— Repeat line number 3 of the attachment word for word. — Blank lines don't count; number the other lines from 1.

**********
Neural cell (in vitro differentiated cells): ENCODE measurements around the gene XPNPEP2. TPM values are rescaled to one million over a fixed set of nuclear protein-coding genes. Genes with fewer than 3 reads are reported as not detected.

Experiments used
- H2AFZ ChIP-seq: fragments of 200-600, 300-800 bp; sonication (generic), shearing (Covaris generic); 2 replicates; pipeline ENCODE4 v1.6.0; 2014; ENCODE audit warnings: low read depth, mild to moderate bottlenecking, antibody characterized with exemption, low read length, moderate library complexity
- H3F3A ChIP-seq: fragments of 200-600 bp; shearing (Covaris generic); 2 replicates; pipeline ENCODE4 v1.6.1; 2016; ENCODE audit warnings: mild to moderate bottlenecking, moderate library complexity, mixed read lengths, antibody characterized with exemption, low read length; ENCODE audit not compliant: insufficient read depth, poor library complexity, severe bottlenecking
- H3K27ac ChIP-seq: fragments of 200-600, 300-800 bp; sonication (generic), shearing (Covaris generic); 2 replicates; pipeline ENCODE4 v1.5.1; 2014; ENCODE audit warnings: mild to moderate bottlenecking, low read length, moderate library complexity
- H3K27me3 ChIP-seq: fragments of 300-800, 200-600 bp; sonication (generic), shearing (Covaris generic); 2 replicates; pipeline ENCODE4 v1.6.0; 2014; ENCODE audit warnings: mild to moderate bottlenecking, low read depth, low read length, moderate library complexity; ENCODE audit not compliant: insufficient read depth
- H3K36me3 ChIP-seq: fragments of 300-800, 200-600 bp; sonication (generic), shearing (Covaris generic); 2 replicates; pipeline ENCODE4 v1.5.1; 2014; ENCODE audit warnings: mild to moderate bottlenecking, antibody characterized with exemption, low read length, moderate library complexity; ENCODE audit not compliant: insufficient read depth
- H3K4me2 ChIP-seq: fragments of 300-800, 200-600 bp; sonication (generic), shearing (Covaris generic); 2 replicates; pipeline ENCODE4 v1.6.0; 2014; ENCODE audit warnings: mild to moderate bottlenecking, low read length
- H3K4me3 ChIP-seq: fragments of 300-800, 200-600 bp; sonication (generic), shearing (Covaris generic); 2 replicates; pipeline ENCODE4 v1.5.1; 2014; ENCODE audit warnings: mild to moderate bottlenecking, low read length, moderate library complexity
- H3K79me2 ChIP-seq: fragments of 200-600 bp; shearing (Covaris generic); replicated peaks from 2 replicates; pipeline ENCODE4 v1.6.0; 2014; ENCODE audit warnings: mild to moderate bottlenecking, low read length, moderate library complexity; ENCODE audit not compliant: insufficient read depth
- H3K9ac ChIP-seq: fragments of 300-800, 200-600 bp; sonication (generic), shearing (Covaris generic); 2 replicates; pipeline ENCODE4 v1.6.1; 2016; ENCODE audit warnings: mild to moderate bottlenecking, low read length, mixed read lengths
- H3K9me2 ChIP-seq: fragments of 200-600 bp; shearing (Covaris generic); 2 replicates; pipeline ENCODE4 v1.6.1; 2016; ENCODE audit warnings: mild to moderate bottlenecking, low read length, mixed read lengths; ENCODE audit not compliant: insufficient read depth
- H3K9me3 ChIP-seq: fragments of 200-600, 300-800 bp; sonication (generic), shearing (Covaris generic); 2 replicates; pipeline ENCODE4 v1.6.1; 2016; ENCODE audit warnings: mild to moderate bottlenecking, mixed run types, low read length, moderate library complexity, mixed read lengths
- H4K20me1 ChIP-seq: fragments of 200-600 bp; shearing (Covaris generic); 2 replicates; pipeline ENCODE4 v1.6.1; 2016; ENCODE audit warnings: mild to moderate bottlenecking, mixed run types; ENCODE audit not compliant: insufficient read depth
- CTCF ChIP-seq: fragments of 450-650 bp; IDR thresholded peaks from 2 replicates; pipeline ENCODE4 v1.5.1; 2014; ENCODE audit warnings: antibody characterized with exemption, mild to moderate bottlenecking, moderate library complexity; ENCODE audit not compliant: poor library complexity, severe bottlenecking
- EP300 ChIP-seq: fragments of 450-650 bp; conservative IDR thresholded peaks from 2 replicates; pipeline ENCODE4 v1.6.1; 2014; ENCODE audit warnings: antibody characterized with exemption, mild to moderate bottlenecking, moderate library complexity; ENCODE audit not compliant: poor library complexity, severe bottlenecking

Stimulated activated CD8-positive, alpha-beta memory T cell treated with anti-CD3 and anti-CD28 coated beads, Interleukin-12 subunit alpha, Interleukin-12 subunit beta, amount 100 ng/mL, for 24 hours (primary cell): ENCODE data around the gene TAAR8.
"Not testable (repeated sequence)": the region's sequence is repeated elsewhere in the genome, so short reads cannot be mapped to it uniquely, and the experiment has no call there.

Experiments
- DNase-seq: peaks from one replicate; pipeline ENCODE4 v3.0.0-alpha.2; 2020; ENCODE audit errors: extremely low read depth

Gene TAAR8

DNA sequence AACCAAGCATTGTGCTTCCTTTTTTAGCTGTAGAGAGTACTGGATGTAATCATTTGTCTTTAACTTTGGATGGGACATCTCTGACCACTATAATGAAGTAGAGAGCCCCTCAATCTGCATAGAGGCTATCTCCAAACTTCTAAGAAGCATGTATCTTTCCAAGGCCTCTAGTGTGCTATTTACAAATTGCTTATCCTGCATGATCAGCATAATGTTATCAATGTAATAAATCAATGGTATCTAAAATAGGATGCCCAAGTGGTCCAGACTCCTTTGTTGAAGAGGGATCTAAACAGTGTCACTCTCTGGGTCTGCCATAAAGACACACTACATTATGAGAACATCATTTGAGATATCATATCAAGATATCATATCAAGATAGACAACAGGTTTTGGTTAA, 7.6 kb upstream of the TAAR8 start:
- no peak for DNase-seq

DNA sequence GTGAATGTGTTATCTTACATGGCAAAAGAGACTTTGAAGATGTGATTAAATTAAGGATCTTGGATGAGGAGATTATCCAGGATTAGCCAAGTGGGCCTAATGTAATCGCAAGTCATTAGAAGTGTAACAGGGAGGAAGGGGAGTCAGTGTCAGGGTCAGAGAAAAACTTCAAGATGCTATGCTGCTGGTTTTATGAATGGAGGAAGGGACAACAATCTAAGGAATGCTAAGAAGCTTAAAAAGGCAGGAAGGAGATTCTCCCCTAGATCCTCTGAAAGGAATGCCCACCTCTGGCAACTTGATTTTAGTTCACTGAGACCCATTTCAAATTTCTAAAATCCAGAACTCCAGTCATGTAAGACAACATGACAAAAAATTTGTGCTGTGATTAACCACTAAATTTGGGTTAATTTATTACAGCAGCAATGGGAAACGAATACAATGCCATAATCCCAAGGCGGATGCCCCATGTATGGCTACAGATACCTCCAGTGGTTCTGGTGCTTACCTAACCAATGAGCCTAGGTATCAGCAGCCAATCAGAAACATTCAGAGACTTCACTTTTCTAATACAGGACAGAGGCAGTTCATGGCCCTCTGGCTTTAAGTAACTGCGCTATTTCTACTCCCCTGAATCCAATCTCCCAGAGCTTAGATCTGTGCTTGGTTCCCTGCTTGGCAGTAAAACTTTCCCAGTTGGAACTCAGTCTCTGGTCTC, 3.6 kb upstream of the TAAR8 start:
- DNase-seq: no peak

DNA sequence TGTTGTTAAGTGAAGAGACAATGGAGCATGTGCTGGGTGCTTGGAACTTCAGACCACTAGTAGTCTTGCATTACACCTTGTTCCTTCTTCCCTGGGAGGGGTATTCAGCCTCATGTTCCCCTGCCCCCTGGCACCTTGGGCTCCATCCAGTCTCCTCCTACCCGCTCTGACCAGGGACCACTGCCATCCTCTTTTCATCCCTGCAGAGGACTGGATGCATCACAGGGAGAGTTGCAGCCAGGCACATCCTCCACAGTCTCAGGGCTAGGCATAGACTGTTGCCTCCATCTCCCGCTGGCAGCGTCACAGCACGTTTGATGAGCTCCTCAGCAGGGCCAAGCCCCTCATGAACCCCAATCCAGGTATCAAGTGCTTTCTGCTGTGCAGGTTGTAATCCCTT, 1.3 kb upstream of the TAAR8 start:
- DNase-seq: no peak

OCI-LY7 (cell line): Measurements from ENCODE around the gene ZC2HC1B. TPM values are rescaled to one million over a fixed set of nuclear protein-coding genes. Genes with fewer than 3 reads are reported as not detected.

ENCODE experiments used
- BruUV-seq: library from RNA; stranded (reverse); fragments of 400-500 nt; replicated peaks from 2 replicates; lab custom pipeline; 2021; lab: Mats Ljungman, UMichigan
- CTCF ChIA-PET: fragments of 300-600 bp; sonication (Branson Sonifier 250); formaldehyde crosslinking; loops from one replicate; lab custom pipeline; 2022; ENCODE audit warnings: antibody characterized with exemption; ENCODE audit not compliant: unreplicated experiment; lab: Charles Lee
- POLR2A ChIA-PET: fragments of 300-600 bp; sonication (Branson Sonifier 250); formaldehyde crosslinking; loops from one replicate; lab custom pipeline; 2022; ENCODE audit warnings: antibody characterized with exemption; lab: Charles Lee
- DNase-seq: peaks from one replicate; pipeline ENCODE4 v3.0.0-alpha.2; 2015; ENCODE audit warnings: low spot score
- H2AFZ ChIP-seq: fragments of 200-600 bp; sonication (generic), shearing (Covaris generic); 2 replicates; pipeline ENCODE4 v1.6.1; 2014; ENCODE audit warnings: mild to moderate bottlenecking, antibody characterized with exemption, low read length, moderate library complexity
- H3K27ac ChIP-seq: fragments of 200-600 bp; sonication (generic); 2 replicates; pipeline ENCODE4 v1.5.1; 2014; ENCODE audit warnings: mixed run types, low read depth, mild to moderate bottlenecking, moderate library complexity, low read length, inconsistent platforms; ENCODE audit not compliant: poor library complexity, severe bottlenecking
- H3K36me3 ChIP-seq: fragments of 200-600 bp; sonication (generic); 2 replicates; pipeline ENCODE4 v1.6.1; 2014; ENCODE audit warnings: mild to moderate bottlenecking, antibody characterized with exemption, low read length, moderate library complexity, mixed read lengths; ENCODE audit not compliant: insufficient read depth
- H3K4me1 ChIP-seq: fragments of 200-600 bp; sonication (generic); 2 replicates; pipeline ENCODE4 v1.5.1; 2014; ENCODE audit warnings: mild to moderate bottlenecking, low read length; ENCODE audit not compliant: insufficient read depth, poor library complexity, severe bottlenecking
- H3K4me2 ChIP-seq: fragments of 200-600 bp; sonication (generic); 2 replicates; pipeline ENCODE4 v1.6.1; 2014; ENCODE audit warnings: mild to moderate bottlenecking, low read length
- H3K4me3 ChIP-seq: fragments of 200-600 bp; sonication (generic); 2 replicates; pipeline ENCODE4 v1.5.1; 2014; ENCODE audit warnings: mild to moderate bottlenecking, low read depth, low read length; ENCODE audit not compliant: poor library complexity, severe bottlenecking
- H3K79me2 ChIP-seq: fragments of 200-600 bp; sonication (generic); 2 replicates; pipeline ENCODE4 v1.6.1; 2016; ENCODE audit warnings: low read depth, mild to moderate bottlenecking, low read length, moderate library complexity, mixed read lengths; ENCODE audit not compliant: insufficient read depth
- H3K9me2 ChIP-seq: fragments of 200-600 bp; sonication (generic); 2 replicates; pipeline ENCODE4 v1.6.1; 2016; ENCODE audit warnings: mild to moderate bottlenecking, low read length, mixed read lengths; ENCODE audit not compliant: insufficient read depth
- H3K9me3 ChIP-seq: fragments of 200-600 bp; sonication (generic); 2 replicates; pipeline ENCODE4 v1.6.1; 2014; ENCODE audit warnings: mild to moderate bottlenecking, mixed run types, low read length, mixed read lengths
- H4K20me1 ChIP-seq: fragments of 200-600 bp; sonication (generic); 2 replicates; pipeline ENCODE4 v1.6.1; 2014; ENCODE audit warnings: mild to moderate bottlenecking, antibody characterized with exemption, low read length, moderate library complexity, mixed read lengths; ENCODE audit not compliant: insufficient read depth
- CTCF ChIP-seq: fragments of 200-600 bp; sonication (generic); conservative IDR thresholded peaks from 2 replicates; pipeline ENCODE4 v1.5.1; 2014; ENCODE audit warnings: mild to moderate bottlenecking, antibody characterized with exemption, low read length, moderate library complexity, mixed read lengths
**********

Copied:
- H2AFZ ChIP-seq: fragments of 200-600, 300-800 bp; sonication (generic), shearing (Covaris generic); 2 replicates; pipeline ENCODE4 v1.6.0; 2014; ENCODE audit warnings: low read depth, mild to moderate bottlenecking, antibody characterized with exemption, low read length, moderate library complexity